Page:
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THE SUPPLY PRICE OF LABOR DURING THE GREAT DEPRESSION

Abstract

This article presents somewhat-more-direct evidence than has been available on the supply price of labor during the Depression. The new data comprise wages asked from situations-wanted ads for female clerical workers. Between 1929 and 1933 annual average clerical wages asked fell nominally by nearly 58 percent, markedly lower than wages of new or existing employees. Neither changes in labor quality nor self-selection explains the decline. Clerical wages asked fell by roughly the same percentage as did wages paid in agriculture. The data are strongly inconsistent with the market-clearing view of Depression-era labor markets.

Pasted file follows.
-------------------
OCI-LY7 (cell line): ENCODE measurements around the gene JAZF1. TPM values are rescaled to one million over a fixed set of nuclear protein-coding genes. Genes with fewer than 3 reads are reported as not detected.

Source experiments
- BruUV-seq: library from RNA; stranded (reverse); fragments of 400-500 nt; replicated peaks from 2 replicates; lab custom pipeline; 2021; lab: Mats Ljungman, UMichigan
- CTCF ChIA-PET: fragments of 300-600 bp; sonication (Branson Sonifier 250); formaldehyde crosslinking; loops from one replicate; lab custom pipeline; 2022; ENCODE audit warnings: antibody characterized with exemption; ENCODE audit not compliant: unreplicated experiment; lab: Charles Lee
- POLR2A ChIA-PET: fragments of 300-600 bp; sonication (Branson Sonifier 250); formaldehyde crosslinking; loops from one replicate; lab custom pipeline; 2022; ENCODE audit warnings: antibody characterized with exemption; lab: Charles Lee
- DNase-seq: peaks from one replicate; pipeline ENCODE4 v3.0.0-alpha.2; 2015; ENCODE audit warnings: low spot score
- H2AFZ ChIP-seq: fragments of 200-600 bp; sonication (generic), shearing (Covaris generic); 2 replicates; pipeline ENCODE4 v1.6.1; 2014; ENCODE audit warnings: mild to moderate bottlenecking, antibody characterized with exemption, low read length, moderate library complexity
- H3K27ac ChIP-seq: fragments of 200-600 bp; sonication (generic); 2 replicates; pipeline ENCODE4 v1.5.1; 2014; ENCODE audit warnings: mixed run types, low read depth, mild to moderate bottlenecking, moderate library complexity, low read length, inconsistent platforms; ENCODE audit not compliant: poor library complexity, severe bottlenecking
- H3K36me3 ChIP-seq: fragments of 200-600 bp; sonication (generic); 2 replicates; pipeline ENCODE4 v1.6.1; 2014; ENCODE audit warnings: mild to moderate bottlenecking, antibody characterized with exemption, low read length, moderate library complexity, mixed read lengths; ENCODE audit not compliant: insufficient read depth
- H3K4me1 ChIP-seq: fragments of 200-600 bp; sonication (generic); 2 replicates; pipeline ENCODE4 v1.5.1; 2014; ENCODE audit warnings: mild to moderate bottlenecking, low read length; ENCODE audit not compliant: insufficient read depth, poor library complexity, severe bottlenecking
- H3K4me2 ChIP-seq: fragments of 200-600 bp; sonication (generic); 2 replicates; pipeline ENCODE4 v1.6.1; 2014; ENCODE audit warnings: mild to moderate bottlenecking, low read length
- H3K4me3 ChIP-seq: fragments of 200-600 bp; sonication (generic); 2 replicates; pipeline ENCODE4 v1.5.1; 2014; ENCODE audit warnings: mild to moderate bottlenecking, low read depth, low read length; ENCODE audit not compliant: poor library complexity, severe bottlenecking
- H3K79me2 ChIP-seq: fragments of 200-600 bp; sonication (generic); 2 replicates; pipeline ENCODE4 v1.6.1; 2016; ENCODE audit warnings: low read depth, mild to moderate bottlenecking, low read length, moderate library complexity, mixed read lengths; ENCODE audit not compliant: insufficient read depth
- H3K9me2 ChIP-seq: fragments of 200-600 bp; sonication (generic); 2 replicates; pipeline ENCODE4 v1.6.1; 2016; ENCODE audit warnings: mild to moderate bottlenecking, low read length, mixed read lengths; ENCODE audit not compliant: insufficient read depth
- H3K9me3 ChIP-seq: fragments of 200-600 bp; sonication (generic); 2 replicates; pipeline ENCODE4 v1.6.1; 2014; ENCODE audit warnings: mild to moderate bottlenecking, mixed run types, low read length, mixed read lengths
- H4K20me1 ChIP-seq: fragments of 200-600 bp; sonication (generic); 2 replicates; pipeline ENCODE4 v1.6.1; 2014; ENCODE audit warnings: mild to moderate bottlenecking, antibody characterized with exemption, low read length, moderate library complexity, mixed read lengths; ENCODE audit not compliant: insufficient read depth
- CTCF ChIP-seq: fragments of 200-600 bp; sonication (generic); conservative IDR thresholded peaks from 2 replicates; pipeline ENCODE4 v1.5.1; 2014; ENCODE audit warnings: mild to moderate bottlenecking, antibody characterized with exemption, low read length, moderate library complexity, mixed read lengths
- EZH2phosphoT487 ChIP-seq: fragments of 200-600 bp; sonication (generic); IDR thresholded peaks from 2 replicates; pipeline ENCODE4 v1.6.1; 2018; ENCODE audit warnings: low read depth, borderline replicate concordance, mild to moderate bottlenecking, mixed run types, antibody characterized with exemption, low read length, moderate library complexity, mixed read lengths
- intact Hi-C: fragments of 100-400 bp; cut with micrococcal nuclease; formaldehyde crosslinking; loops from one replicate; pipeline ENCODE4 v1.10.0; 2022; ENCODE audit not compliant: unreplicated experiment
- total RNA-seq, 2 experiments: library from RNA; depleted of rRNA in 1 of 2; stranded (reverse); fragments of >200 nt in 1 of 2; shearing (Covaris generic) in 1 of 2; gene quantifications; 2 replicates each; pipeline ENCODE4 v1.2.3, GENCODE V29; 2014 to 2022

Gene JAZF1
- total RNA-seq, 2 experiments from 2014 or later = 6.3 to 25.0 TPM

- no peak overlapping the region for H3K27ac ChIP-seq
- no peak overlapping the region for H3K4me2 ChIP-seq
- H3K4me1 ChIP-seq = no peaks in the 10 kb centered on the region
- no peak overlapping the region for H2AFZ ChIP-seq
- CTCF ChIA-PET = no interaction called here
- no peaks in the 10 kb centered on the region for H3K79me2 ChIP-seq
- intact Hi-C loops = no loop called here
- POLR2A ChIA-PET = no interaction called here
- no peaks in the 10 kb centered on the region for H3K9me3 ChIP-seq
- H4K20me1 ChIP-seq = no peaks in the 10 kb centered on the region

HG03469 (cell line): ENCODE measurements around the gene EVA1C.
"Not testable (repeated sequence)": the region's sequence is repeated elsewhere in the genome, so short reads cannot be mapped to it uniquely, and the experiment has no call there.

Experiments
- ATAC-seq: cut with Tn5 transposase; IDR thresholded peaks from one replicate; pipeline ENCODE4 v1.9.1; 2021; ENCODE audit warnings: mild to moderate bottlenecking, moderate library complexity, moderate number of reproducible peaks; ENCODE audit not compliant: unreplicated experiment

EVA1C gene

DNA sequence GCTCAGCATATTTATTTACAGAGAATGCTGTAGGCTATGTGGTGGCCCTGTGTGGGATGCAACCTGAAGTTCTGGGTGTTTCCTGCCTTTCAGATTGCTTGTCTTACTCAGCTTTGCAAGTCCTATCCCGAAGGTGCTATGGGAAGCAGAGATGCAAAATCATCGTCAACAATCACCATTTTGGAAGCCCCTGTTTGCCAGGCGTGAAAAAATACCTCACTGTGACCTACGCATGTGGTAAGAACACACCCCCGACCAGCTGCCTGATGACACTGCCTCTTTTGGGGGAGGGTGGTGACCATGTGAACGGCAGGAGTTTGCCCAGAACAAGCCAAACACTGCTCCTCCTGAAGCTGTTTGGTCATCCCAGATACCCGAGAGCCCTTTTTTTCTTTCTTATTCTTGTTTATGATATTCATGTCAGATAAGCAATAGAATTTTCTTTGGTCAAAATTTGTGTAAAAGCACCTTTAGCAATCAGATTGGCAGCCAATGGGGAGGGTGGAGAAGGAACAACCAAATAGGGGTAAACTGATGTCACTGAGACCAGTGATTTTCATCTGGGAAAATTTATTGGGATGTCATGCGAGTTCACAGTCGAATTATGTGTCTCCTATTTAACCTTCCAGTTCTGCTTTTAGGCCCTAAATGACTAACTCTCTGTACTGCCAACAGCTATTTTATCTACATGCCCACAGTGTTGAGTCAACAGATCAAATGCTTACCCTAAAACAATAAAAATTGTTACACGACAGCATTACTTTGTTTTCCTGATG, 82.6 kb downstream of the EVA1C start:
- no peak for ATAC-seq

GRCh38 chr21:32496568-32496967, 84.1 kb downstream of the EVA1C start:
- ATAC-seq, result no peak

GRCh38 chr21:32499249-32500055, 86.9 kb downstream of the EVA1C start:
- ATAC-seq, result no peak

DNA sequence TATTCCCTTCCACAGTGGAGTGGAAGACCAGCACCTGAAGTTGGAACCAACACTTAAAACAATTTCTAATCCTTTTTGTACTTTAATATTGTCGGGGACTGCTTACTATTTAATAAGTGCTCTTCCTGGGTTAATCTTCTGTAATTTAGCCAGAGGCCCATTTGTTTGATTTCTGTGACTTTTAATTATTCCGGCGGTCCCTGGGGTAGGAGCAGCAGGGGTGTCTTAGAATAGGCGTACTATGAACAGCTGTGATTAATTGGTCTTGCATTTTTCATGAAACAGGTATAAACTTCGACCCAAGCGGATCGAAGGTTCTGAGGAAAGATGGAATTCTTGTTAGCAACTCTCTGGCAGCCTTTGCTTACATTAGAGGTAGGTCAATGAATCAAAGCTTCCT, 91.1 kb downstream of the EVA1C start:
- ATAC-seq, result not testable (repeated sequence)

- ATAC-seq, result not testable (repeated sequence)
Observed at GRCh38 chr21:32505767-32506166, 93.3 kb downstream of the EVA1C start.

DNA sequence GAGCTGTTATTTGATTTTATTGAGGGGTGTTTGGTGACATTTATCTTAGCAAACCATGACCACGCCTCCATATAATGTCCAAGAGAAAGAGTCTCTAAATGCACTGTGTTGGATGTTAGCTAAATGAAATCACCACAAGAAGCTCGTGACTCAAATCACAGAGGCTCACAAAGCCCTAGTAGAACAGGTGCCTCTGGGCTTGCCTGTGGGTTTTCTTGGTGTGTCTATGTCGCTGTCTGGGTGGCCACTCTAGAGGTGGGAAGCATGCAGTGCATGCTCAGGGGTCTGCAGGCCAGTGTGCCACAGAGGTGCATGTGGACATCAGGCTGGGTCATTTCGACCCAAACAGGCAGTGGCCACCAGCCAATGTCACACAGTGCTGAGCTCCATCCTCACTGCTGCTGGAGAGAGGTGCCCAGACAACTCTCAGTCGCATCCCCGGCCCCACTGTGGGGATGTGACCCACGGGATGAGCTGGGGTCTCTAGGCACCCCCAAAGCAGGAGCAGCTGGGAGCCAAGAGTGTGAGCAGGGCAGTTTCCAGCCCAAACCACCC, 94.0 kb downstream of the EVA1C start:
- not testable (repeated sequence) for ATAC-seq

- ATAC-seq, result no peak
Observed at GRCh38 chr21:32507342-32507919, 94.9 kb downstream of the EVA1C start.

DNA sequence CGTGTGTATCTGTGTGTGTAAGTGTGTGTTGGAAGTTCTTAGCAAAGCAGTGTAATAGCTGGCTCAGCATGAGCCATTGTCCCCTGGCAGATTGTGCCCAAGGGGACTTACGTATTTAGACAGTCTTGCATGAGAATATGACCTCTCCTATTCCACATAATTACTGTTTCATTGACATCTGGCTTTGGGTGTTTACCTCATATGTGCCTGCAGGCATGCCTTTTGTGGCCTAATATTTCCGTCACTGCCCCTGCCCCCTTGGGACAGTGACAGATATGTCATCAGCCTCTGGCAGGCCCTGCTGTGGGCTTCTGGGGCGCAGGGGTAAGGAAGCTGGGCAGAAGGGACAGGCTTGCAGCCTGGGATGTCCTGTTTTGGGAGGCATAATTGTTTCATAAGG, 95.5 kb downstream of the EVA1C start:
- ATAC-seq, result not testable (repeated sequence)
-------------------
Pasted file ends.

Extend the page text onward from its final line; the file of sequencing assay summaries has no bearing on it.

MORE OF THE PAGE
Copyright
Corresponding author
Curtis J. Simon is Associate Professor, Department of Economics, 222 Sirrine Hall, Clemson University, Clemson, SC 29634-1309. E-mail: cjsmn@clemson.edu. Telephone: (864) 656-3966.
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The Journal of Economic History
  • ISSN: 0022-0507
  • EISSN: 1471-6372
  • URL: /core/journals/journal-of-economic-history
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